Comparative impacts of Tai Chi, balance training, and a specially-designed yoga program on balance in older fallers

Meng Ni, Kiersten Mooney, Luca Richards, Anoop Balachandran, Mingwei Sun, Kysha Harriell, Melanie Potiaumpai, Joseph F. Signorile

Research output: Contribution to journalArticle

34 Scopus citations

Abstract

Objective To compare the effect of a custom-designed yoga program with 2 other balance training programs. Design Randomized controlled trial. Setting Research laboratory. Participants A group of older adults (N=39; mean age, 74.15±6.99y) with a history of falling. Interventions Three different exercise interventions (Tai Chi, standard balance training, yoga) were given for 12 weeks. Main Outcome Measures Balance performance was examined during pre- and posttest using field tests, including the 8-foot up-and-go test, 1-leg stance, functional reach, and usual and maximal walking speed. The static and dynamic balances were also assessed by postural sway and dynamic posturography, respectively. Results Training produced significant improvements in all field tests (P<.005), but group difference and time × group interaction were not detected. For postural sway, significant decreases in the area of the center of pressure with eyes open (P=.001) and eyes closed (P=.002) were detected after training. For eyes open, maximum medial-lateral velocity significantly decreased for the sample (P=.013). For eyes closed, medial-lateral displacement decreased for Tai Chi (P<.01). For dynamic posturography, significant improvements in overall score (P=.001), time on the test (P=.006), and 2 linear measures in lateral (P=.001) and anterior-posterior (P<.001) directions were seen for the sample. Conclusions Yoga was as effective as Tai Chi and standard balance training for improving postural stability and may offer an alternative to more traditional programs.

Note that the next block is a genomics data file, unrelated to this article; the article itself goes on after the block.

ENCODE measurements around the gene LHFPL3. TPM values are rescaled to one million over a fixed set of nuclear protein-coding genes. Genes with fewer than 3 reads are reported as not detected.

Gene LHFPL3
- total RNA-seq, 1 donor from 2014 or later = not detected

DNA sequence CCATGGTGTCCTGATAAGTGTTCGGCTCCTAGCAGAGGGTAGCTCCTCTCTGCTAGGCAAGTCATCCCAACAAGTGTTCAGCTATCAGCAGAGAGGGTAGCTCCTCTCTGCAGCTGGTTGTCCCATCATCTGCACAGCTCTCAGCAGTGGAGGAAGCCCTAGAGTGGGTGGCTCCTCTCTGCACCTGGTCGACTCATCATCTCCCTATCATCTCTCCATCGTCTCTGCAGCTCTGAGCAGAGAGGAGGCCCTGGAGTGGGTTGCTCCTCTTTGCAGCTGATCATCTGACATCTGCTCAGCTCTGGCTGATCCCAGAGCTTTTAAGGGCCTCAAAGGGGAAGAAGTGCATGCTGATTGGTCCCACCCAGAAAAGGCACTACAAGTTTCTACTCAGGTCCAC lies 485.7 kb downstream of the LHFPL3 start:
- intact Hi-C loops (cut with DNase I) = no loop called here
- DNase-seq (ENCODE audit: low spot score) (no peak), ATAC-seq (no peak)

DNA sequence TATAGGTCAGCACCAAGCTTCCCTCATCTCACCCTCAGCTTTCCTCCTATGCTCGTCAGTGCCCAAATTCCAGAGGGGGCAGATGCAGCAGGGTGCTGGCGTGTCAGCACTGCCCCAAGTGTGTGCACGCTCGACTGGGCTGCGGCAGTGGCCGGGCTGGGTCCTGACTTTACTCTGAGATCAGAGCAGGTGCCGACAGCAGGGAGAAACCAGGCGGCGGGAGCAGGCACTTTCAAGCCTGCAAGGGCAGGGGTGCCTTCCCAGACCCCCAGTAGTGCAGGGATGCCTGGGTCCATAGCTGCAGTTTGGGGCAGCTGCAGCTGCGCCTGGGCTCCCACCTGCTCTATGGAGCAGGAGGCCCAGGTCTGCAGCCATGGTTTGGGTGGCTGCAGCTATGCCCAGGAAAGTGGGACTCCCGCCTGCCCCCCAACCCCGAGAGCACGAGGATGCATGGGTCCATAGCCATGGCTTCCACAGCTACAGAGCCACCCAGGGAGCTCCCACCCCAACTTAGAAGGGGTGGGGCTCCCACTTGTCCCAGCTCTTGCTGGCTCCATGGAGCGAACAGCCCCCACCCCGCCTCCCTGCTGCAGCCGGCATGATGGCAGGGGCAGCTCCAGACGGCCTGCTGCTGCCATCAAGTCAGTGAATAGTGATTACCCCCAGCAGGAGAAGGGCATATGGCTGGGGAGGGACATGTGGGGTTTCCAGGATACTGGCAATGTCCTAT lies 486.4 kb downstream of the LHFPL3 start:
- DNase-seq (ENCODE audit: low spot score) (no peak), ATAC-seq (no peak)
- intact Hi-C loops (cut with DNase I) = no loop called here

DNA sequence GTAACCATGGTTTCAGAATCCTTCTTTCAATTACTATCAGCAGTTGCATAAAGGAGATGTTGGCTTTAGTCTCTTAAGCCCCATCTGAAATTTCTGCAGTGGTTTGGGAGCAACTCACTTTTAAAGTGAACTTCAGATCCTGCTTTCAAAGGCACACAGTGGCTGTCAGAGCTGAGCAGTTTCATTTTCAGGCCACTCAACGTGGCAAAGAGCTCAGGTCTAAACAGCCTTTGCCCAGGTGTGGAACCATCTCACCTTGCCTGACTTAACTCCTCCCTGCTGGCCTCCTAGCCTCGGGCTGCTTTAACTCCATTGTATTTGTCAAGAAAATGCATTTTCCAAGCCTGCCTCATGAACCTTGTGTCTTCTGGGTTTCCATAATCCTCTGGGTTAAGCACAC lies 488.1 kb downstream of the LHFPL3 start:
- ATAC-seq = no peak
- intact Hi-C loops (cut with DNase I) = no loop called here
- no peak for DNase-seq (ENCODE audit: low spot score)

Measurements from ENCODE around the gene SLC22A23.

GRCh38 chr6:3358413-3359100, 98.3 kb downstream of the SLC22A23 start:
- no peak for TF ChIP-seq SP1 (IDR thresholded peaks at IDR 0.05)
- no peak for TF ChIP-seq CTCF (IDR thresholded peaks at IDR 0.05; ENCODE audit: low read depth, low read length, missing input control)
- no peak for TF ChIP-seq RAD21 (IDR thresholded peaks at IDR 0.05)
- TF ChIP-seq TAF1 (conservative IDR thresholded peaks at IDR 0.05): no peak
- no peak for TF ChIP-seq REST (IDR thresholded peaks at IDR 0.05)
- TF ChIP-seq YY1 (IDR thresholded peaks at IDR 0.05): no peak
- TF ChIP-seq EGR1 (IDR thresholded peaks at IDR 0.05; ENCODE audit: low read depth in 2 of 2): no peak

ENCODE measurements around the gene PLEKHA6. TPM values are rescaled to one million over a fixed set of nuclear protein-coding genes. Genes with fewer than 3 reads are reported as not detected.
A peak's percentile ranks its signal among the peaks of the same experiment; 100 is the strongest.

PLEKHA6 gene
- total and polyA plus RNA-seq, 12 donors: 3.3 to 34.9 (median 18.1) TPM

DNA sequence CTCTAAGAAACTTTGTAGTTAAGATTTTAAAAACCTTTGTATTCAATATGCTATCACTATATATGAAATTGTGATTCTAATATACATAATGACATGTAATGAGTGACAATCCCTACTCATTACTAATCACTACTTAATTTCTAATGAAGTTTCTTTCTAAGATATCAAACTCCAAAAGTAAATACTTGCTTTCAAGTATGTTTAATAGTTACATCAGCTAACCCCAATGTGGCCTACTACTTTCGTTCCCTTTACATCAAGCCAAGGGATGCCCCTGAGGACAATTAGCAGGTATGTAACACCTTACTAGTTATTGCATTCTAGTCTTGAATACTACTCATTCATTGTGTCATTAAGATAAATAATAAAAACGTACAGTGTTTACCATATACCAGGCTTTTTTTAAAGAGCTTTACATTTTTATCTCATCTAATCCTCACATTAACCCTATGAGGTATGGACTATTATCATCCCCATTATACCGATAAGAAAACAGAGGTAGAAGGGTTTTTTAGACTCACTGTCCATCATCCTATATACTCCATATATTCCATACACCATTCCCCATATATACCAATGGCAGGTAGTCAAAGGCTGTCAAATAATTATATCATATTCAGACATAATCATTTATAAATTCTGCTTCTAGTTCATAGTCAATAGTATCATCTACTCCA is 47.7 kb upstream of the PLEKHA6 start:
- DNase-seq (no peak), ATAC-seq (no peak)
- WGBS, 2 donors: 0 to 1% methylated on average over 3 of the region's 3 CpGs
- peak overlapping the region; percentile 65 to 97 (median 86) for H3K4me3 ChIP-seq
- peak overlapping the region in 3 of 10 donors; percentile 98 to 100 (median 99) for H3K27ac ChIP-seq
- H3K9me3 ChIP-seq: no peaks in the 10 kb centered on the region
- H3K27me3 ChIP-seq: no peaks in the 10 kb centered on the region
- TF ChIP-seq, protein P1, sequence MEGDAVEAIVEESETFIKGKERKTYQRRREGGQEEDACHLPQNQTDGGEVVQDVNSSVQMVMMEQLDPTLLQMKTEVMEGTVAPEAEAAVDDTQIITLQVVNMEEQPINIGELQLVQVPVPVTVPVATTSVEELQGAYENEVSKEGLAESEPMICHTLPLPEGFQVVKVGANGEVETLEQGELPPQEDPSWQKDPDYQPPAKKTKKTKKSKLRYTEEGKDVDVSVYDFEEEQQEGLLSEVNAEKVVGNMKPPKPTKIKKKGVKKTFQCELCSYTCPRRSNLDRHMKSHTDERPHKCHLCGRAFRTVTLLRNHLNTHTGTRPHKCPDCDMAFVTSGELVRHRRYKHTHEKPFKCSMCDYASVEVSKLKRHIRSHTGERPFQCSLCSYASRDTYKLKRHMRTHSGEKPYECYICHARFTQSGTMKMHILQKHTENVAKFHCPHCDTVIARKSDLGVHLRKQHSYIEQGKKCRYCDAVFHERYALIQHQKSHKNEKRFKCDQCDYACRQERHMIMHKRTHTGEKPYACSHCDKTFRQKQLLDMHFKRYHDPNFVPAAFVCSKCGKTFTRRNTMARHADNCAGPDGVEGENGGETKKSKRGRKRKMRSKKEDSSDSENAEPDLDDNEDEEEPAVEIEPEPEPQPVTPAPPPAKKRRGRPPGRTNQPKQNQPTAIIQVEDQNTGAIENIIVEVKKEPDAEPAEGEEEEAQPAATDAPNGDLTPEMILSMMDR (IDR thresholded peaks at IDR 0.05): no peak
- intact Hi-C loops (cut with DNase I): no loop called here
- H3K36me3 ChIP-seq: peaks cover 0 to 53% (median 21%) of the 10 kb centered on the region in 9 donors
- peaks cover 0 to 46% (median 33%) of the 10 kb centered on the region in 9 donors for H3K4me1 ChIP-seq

Original languageEnglish (US)
Pages (from-to)1620-1628.e30
JournalArchives of physical medicine and rehabilitation
Volume95
Issue number9
DOIs
StatePublished - Sep 2014

ASJC Scopus subject areas

  • Physical Therapy, Sports Therapy and Rehabilitation
  • Rehabilitation

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